Fordham U Wins Award For Universities Dedicated To Social Change

Fordham University has been honored as a leader in social innovation education with a designation as “changemaker campus” by Ashoka, a global association of leading social entrepreneurs.  The University’s engagement with the community in the Bronx as well as its focus on research in areas such as health care, technology, environmental protection, social justice, and religious dialogue, are reasons the institution won.
With the designation, Fordham joins a network of 25 other universities and colleges around the nation that are dedicated to changing the world through social innovation. Other members include fellow Jesuit schools Boston College and Marquette University, and elite schools such as Princeton, Duke, Cornell, and Brown Universities.

The University’s Jesuit identity and commitment to teaching students to be “men and women for others” is likewise a factor, said Marina Kim, co-founder and executive director of Ashoka U.  Jesuit schools, run by the Society of Jesus, stress a philosophy called cura personalis, which calls for schools to go beyond academics and teach morality and citizenship as well.

“The service-learning program is deeply embedded into the campus culture, and that’s a hugely important foundation on which to build new social entrepreneurship,” Kim said. “There are a lot of building blocks already in place, and already strong, that [are] aligned with social innovation as a broader campus-wide strategy.”

Ashoka U’s primary focus is in strengthening networks of like-minded individuals, both within a university and within the changemaker campus network. At Fordham, Ron Jacobson, Ph.D., associate vice president in the Office of the Provost, said this is exemplified through the newly formed “Fordham Social Innovation Collaboratory” (FSIC).

The three main themes that FSIC will address are global environmental sustainability, human well-being, and social justice and poverty.

“The whole idea of social innovation is something that Fordham as a Jesuit institution  has been a part of for  almost 175 years, and I think this is just another way of reaffirming the mission of the University,” he said.

“It’s going to break down some of the artificial walls that exist, in terms of curriculum within schools, and in terms of co-curricular activities, where people at one campus know about an event but people at the other campus may not.”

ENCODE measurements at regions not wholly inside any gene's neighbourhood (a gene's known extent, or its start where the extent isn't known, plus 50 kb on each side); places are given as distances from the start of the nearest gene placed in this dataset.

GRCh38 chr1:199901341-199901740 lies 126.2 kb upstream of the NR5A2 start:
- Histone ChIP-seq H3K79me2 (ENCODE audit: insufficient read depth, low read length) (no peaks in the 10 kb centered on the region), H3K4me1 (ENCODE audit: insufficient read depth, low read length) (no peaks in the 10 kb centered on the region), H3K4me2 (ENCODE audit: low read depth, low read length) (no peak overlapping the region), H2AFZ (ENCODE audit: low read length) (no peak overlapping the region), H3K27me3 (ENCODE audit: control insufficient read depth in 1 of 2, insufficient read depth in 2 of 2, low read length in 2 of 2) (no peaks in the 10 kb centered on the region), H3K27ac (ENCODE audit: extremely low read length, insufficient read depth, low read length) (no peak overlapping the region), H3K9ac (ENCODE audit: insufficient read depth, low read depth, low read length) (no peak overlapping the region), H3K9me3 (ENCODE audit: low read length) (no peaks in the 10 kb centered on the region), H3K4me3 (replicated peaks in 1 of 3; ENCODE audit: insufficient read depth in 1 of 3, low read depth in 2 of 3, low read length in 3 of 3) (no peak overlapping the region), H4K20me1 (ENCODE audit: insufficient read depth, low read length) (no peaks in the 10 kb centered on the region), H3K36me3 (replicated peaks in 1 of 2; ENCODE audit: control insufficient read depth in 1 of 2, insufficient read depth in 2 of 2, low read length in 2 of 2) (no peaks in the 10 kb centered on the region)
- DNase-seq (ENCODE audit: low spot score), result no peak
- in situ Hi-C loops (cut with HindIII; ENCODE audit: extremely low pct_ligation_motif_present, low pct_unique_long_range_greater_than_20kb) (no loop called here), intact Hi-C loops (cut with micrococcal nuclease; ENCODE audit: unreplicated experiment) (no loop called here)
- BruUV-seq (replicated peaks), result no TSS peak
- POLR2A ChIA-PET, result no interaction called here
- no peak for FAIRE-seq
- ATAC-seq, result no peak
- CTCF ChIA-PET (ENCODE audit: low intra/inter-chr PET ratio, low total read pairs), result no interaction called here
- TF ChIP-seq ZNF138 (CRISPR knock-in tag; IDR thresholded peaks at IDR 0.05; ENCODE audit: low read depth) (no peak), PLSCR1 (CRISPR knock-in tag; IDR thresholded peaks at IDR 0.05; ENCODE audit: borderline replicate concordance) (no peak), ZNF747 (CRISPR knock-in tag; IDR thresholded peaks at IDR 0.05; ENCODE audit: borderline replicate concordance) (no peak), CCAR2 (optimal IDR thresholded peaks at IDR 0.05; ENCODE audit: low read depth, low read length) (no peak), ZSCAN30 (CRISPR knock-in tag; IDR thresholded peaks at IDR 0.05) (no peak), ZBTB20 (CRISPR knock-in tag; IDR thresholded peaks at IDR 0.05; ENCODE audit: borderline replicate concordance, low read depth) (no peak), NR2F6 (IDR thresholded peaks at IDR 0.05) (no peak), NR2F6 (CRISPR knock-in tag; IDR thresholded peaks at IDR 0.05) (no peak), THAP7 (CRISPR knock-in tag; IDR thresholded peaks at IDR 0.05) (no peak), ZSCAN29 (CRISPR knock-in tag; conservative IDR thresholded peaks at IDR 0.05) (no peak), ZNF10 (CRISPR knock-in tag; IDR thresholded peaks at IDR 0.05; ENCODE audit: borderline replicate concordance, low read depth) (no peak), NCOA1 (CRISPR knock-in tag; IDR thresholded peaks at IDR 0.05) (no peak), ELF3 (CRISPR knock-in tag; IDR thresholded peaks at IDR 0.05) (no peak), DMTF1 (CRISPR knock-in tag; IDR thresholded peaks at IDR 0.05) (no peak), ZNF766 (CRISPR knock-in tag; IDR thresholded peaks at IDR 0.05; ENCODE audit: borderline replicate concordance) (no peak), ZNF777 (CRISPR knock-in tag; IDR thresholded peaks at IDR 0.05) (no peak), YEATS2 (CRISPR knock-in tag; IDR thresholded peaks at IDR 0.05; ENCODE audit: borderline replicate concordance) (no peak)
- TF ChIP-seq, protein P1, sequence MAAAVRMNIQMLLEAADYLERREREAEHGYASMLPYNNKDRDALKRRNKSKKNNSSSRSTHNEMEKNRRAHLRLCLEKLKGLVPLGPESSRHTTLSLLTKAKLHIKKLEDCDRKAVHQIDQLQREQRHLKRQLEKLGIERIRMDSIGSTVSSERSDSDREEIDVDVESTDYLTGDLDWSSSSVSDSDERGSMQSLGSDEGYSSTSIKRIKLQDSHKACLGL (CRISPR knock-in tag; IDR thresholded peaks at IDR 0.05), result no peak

Michael Pirson, Ph.D., associate professor of management systems in the schools of business, first proposed the partnership. He quickly found others interested in the collaboration, including Jacobson and John Davenport, Ph.D., associate professor of philosophy. Pirson hopes it will help Fordham redefine itself based on its strengths and map out a vision for the world.

“There’s so much complexity, so many big problems and big issues that we’re all faced with,” he said. “In some ways, education is lagging behind, in terms of adapting to what folks need to know to make sense of the complex and always-changing environment.”

In addition to integrating curriculum so that it’s more geared toward social innovation, the partnership also seeks to help students find more opportunities. This will include initiatives such as a social innovation workshop course, hosted by the Gabelli School of Business but open to students throughout the university. A new student organization, Fordham Intercampus Social Innovation Team (FICSIT), has also been founded.

Jordan Catalana, a senio majoring in business administration and minoring in sustainable business, is one of the first students to get involved. She’s a member of the Fordham chapter of the Compass fellowship program, which teaches social entrepreneurship to undergraduates.

“I’ve been hoping for awhile that social innovation at Fordham would be brought to light, marketed to more students, and [that] more faculty be made aware of what’s happening with students and to really engage the administration, because I don’t think they really knew what was happening,” she said.“We’re a Jesuit university that instills this idea that we should be men and women for others.”

The first Ashoka-U-related event will take place on Sept. 3, when David Bornstein, author of How to Change the World: Social Entrepreneurs and the Power of New Ideas (Oxford University Press, 2007), addresses the incoming class of the Gabelli school.


Print Friendly, PDF & Email
Share this Article: